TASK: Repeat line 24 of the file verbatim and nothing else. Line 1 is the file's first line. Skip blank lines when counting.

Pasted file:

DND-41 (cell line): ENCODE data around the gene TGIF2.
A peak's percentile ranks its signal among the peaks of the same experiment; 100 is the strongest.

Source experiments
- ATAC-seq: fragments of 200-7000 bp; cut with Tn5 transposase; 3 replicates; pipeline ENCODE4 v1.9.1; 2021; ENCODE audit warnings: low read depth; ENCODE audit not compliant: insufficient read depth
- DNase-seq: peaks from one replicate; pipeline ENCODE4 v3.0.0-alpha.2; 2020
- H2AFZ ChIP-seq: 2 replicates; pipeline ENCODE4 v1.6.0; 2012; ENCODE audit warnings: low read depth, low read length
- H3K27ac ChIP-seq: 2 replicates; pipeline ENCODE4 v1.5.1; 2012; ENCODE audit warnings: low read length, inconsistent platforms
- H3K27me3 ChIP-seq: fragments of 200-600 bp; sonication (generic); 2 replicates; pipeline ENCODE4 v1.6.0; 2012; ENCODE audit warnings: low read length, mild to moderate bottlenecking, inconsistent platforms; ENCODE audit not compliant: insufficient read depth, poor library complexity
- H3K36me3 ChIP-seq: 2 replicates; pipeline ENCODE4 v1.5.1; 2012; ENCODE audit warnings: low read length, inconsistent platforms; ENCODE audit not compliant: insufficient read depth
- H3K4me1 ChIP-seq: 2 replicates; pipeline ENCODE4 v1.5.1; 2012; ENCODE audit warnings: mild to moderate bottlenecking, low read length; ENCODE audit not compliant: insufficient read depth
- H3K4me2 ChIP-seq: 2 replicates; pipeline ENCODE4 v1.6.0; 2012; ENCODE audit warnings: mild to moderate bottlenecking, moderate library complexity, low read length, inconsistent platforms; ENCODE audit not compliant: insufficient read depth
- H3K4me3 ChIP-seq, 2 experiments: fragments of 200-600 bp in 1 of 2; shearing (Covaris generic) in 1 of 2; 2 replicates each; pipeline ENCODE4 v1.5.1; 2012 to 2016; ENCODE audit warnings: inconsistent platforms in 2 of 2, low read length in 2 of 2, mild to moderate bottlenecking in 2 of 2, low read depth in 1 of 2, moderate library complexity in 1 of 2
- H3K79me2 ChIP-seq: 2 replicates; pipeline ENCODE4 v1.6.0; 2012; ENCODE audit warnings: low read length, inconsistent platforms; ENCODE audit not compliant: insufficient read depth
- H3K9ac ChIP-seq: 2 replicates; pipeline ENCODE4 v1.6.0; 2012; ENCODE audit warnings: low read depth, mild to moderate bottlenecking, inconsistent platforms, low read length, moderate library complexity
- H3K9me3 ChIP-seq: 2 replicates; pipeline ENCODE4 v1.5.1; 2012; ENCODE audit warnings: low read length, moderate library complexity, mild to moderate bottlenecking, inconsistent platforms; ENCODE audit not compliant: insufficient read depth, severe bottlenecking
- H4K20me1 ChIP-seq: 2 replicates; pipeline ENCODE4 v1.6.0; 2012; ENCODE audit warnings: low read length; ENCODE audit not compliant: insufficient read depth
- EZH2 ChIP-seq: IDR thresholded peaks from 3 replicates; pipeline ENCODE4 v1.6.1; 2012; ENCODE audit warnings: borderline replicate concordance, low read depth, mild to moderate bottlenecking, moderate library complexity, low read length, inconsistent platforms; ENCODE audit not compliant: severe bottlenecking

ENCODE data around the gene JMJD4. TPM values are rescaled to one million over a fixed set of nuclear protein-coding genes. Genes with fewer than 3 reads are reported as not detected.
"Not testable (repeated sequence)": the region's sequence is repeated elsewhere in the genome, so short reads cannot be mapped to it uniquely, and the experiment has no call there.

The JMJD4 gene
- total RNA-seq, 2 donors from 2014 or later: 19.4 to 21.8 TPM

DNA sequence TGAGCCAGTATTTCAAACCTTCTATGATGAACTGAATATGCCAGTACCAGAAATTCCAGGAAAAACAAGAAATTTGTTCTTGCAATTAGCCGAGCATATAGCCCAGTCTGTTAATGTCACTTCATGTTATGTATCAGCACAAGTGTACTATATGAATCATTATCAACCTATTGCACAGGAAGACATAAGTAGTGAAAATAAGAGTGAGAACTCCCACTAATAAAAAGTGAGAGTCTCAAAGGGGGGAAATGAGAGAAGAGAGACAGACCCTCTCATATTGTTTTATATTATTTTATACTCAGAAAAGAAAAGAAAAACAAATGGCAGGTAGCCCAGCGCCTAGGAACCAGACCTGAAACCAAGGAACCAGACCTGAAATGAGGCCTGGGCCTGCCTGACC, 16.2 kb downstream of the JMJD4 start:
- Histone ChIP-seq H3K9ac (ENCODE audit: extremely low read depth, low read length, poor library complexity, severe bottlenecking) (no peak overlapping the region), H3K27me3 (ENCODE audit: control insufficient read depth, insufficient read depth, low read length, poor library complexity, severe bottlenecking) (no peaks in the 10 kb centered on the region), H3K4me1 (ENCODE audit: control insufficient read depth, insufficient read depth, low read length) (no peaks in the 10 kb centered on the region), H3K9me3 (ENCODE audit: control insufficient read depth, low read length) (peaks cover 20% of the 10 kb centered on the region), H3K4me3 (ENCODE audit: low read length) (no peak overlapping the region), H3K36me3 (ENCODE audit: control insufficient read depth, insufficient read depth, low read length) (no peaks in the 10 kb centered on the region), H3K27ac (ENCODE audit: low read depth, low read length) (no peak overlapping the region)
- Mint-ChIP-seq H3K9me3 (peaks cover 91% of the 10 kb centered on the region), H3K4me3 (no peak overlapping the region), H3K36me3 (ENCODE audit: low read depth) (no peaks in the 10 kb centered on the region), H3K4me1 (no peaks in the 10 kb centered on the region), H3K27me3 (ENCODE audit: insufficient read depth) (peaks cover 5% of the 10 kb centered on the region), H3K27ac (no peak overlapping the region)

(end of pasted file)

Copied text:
- Mint-ChIP-seq H3K9me3 (peaks cover 91% of the 10 kb centered on the region), H3K4me3 (no peak overlapping the region), H3K36me3 (ENCODE audit: low read depth) (no peaks in the 10 kb centered on the region), H3K4me1 (no peaks in the 10 kb centered on the region), H3K27me3 (ENCODE audit: insufficient read depth) (peaks cover 5% of the 10 kb centered on the region), H3K27ac (no peak overlapping the region)